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Ireland To Review Tax Reliefs For Historic Properties

by Jason Gorringe, Tax-News.com, London

14 February 2017

The Irish Government is to review a tax relief for owners or occupiers of historically significant buildings.

The review into Section 482 of the Taxes Consolidation Act 1997 will be carried out by the Department for Arts, Heritage, Regional, Rural, and Gaeltacht Affairs. Section 482 provides relief from income tax or corporation tax to the owner/occupier of an approved building (including the surrounding garden) or an approved garden, in respect of expenditure incurred on its repair, maintenance, or restoration.

Qualifying expenditure is treated for tax purposes as if it were a loss in a separate trade carried on by that owner/occupier and the normal rules for giving loss relief apply. A condition of the scheme is that the property must be open to the public for a minimum number of days each year, or in use as a registered guest house.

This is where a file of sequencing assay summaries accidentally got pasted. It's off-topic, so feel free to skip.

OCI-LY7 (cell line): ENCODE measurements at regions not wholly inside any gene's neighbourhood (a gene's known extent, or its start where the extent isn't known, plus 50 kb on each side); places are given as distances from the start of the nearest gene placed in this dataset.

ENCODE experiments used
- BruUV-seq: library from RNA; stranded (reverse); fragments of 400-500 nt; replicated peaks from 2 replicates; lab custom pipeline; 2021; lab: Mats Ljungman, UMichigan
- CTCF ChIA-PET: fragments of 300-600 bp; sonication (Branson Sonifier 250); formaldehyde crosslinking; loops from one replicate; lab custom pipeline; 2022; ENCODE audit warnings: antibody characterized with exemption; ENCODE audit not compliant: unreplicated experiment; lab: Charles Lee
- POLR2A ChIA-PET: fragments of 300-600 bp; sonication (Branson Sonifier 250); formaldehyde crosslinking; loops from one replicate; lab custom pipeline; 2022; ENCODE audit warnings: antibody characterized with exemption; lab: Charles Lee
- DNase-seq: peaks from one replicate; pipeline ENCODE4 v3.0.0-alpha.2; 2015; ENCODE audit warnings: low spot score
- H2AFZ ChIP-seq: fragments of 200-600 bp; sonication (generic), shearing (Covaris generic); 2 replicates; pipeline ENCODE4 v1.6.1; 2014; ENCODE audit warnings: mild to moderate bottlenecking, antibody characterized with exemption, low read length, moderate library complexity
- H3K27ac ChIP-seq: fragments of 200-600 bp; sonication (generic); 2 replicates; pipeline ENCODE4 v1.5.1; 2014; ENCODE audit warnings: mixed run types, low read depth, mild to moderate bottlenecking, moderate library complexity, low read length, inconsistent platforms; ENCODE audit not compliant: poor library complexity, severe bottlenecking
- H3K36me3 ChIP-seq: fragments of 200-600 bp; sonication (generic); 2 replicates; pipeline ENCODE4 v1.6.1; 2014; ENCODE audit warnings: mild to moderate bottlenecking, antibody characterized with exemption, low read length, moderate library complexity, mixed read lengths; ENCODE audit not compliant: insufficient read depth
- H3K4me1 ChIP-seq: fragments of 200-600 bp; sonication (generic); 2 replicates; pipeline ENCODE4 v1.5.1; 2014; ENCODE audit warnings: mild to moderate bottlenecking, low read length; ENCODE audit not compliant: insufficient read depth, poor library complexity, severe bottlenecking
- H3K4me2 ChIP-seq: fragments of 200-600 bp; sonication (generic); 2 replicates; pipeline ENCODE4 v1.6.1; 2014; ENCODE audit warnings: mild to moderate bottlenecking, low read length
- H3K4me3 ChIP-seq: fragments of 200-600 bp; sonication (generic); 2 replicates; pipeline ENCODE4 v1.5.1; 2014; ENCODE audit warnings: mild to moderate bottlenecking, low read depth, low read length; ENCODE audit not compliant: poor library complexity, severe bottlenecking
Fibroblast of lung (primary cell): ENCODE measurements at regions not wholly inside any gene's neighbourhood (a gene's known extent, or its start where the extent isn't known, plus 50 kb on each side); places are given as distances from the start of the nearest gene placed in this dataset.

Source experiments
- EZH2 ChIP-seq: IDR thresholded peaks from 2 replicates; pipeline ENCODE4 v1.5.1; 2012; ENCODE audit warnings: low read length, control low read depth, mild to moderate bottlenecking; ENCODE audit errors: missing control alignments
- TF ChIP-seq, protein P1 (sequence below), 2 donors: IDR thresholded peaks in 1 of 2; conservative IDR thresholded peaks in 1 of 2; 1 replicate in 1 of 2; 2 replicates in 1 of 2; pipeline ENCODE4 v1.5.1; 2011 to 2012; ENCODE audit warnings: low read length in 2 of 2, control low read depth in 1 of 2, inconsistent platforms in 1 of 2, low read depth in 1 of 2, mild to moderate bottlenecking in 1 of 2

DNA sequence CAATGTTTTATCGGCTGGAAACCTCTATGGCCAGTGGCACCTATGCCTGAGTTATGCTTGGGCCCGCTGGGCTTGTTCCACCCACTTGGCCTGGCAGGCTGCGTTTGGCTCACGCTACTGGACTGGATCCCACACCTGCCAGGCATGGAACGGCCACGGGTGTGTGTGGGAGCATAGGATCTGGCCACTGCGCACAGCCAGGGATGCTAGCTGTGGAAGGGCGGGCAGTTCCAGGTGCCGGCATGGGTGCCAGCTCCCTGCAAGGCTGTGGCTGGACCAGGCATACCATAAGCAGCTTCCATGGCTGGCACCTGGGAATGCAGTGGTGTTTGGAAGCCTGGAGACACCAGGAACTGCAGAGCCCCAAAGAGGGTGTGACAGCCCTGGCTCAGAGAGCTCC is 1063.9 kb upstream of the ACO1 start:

According to the Department's consultation document, the review will examine the costs and benefits of the scheme, establish whether tax relief is the best means for achieving the Government's policy objectives, and determine the extent to which the relief offers value for money.

The consultation seeks feedback on whether the relief is an efficient use of resources, what possible changes could be made to the scheme, and if there is any merit in continuing the scheme relief beyond 2017.

The consultation will close on March 24.

TAGS: tax | value added tax (VAT) | Ireland | corporation tax | cultural heritage | tax breaks | tax reform | individual income tax

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